Body Hack II: Do-It-Yourself, DIY Genetic Engineering

There is a small underground group of people these days who are trying to do with biology and genetics what the computer hackers did 20 years ago. They are trying to figure out cool ways to hack biology and genetics. I personally think that this new field of synthetic biology is going to be a completely new area of study that will grow far bigger in the future.

This is a post I found from which talks about the DIY Biology movement going on.

 DIY Bio: A Growing Movmeent Take On Aging

Parijata Mackey
January 22, 2010

A movement is growing quietly, steadily, and with great speed. In basements, attics, garages, and living rooms, amateurs and professionals alike are moving steadily towards disparate though unified goals. They come home from work or school and transform into biologists: do-it-yourself biologists, to be exact.

DIYbiology (“DIYbio”) is a homegrown synthesis of software, hardware, and wetware. In the tradition of homebrew computing and in the spirit of the Make space (best typified by o‘Reilly‘s Make Magazine), these DIYers hack much more than software and electronics. These biohackers build their own laboratory equipment, write their own code (computer and genetic) and design their own biological systems. They engineer tissue, purify proteins, extract nucleic acids and alter the genome itself. Whereas typical laboratory experiments can run from tens-of-thousands to millions of dollars, many DIYers knowledge of these fields is so complete that the best among them design and conduct their own experiments at stunningly low costs. With adequate knowledge and ingenuity, DIYbiologists can build equipment and run experiments on a hobbyist‘s budget. As the movement evolves, cooperatives are also springing up where hobbyists are pooling resources and creating “hacker spaces” and clubs to further reduce costs, share knowledge and boost morale.

This movement, still embryonic, could become a monster — a proper rival to industry, government, and academic labs. The expertise needed to make serious breakthroughs on a regular basis at home hasn‘t yet reached a critical mass, but there are good reasons to believe that this day will soon come.


DIYbio software has been around for a long time. Folding@home, which came out of Professor vinjay Pande‘s group at Stanford Chemistry Department in 2000, is designed to perform computationally intensive simulations of protein folding and other molecular dynamics. FAH, as it‘s known, is now considered the most powerful distributed computing cluster in the world. Open source software for bioinformatics, computational neuroscience, and computational biology is plentiful and continues to grow. On their own time, students, professors, entrepreneurs, and curious amateurs contribute to open source work that captures their interests. BioPerl and BioPython have hundreds of contributors and tens of thousands of users. Programs like GENESIS and NEURON have been downloaded by computational neuroscientists for over twenty years.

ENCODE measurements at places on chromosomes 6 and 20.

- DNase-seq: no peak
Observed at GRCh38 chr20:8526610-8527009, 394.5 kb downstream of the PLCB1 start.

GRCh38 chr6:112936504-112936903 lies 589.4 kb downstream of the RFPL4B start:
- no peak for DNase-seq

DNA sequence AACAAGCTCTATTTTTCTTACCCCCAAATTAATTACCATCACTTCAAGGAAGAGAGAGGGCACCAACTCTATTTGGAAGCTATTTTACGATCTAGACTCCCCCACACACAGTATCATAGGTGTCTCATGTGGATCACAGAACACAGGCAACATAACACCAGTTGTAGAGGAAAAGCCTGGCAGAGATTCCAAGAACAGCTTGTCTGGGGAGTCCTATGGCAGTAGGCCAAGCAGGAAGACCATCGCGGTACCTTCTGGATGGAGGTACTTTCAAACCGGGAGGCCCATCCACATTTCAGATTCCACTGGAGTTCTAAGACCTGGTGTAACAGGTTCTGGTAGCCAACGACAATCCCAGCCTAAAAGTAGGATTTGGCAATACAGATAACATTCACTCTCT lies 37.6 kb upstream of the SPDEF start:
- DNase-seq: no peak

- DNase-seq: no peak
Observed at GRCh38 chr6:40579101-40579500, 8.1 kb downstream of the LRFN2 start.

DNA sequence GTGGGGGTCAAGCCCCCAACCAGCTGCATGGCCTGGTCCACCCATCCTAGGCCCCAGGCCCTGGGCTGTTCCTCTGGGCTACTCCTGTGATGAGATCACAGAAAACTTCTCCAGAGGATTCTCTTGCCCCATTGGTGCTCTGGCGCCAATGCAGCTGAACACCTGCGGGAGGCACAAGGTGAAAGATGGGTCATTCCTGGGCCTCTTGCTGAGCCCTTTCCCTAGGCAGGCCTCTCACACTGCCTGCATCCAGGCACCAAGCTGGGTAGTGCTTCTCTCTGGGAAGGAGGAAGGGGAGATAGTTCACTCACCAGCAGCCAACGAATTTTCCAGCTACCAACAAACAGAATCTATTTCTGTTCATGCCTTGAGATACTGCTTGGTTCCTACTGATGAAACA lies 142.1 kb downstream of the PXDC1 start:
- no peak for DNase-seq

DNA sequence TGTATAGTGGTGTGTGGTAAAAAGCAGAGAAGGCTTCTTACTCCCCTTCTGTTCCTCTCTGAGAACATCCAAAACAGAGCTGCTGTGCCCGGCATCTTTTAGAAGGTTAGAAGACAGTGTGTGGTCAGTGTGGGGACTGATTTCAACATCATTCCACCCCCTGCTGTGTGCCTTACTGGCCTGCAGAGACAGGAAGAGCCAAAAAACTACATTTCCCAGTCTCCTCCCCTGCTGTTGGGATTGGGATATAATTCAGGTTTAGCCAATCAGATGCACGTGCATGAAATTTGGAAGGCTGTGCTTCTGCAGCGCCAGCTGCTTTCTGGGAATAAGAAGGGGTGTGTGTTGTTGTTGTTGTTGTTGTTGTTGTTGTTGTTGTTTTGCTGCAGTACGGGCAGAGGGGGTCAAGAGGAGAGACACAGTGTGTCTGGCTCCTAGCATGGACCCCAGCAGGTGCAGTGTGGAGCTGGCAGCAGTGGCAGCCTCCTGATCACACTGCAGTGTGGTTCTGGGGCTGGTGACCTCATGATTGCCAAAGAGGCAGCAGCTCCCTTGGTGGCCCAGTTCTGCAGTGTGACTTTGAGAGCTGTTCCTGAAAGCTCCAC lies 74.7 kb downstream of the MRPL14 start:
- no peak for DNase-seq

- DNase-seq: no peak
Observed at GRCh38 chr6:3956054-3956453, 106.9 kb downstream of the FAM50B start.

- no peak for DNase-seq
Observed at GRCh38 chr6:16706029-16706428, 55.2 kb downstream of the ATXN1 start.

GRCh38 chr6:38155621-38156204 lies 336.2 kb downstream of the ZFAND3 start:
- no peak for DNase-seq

The software part is easy. The FOSS/OSS machine is well established, and has been successful for a long time. As the shift to open source software continues, computational biology will become even more accessible, and even more powerful. (Red Hat has recently asked the US Supreme Court to bar all software patents, submitting an amicus brief to the Supreme Court in the “Bilski case.” See Resources.)


Biological research is expensive. Microscopes, pipetmen, PCR machines, polyacrylamide gels, synthesizers — basics for any molecular biology lab — run from hundreds to thousands of dollars apiece. Traditional experiments cost hundreds-of-thousands to millions of dollars to conduct. How can the hobbyist afford this equipment? Unless “Joe (or Jill) the DIYBiologist” is extremely wealthy, they can‘t. So instead of purchasing brand new equipment, DIYers like to find good deals at auction sites like eBay or Dovebid, refurbish discarded equipment from labs or biotech companies, or — more and more frequently — build it themselves.

Hardware hacking has a rich history, filled with geek heroes, and these skills are being turned towards the creation of biotech equipment. On the bleeding edge of it all, some DIYbiologists are applying their skills to h+ technologies. SENS researchers John Schloendorn, Tim Webb, and Kent Kemmish are conducting life-extension research for the SENS Foundation, building equipment for longevity research, saving thousands of dollars doing it themselves.